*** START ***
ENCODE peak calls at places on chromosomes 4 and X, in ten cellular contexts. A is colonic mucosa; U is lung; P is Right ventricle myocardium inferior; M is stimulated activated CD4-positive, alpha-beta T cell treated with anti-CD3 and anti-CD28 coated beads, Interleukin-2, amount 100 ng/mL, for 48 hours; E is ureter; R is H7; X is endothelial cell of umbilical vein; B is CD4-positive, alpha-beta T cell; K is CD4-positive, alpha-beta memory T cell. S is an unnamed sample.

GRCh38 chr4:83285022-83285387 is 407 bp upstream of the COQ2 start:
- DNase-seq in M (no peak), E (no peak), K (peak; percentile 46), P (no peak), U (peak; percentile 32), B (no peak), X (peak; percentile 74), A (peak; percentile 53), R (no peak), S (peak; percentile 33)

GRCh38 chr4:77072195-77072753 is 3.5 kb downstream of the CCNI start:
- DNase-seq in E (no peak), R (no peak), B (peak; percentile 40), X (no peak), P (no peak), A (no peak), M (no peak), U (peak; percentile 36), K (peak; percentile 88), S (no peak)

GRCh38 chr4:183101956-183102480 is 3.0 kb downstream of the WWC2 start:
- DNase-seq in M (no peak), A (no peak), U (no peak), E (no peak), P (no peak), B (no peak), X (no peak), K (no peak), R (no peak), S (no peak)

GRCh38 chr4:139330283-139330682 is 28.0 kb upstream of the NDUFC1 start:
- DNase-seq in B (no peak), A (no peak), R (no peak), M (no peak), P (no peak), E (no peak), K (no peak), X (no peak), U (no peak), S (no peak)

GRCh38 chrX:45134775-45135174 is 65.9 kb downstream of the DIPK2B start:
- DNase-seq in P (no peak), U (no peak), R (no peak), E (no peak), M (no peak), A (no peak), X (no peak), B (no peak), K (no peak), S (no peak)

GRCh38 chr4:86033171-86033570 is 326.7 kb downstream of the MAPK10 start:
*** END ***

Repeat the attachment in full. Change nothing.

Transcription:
ENCODE peak calls at places on chromosomes 4 and X, in ten cellular contexts. A is colonic mucosa; U is lung; P is Right ventricle myocardium inferior; M is stimulated activated CD4-positive, alpha-beta T cell treated with anti-CD3 and anti-CD28 coated beads, Interleukin-2, amount 100 ng/mL, for 48 hours; E is ureter; R is H7; X is endothelial cell of umbilical vein; B is CD4-positive, alpha-beta T cell; K is CD4-positive, alpha-beta memory T cell. S is an unnamed sample.

GRCh38 chr4:83285022-83285387 is 407 bp upstream of the COQ2 start:
- DNase-seq in M (no peak), E (no peak), K (peak; percentile 46), P (no peak), U (peak; percentile 32), B (no peak), X (peak; percentile 74), A (peak; percentile 53), R (no peak), S (peak; percentile 33)

GRCh38 chr4:77072195-77072753 is 3.5 kb downstream of the CCNI start:
- DNase-seq in E (no peak), R (no peak), B (peak; percentile 40), X (no peak), P (no peak), A (no peak), M (no peak), U (peak; percentile 36), K (peak; percentile 88), S (no peak)

GRCh38 chr4:183101956-183102480 is 3.0 kb downstream of the WWC2 start:
- DNase-seq in M (no peak), A (no peak), U (no peak), E (no peak), P (no peak), B (no peak), X (no peak), K (no peak), R (no peak), S (no peak)

GRCh38 chr4:139330283-139330682 is 28.0 kb upstream of the NDUFC1 start:
- DNase-seq in B (no peak), A (no peak), R (no peak), M (no peak), P (no peak), E (no peak), K (no peak), X (no peak), U (no peak), S (no peak)

GRCh38 chrX:45134775-45135174 is 65.9 kb downstream of the DIPK2B start:
- DNase-seq in P (no peak), U (no peak), R (no peak), E (no peak), M (no peak), A (no peak), X (no peak), B (no peak), K (no peak), S (no peak)

GRCh38 chr4:86033171-86033570 is 326.7 kb downstream of the MAPK10 start: